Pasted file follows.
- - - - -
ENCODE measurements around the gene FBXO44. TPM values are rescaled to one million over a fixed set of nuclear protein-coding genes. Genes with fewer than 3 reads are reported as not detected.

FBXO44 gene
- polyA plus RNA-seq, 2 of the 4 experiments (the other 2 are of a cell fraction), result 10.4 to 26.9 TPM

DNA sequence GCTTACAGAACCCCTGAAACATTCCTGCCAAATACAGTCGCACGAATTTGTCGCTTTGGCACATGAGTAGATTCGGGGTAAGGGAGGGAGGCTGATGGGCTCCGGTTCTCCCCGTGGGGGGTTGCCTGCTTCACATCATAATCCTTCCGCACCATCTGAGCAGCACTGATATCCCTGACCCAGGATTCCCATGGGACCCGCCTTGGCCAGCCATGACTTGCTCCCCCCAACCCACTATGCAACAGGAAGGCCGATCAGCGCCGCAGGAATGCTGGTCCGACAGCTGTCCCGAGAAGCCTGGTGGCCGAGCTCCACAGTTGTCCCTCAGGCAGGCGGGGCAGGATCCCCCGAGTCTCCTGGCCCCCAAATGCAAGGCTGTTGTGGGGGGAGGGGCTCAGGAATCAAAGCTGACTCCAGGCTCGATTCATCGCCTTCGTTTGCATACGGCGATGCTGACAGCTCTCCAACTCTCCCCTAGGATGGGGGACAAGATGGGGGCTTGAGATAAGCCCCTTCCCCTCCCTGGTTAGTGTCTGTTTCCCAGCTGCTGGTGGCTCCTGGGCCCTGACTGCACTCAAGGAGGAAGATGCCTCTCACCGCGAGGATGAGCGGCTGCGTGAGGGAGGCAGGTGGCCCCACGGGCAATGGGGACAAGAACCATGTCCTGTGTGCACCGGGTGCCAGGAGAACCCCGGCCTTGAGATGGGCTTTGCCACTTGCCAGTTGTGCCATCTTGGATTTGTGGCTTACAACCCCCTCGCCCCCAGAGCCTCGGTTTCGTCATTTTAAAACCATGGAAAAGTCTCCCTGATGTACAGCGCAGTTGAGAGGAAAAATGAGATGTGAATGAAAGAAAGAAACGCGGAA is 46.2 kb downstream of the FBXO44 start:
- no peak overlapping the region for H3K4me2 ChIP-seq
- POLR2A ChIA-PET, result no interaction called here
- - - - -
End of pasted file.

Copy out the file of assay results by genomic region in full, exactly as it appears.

ENCODE measurements around the gene FBXO44. TPM values are rescaled to one million over a fixed set of nuclear protein-coding genes. Genes with fewer than 3 reads are reported as not detected.

FBXO44 gene
- polyA plus RNA-seq, 2 of the 4 experiments (the other 2 are of a cell fraction), result 10.4 to 26.9 TPM

DNA sequence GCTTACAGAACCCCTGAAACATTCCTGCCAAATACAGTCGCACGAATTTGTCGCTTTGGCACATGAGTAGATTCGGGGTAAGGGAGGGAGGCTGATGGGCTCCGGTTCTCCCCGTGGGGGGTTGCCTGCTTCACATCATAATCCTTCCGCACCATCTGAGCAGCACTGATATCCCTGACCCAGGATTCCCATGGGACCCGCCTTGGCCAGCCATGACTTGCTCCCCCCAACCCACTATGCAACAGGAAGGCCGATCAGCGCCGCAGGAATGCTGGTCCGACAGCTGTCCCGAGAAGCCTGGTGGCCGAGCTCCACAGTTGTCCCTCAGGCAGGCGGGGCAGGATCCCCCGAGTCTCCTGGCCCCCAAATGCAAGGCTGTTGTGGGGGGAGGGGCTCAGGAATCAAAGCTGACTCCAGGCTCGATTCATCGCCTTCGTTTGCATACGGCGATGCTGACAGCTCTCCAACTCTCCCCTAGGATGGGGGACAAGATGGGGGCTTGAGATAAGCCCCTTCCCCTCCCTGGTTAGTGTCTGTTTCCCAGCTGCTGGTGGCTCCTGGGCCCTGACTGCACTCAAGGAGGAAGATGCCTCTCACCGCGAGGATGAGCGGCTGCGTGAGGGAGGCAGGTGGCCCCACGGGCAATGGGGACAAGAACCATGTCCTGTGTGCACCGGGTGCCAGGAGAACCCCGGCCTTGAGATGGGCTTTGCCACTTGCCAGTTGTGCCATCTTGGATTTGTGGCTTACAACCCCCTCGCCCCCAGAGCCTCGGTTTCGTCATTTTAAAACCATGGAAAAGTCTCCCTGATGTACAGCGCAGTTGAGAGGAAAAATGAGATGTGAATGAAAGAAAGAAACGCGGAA is 46.2 kb downstream of the FBXO44 start:
- no peak overlapping the region for H3K4me2 ChIP-seq
- POLR2A ChIA-PET, result no interaction called here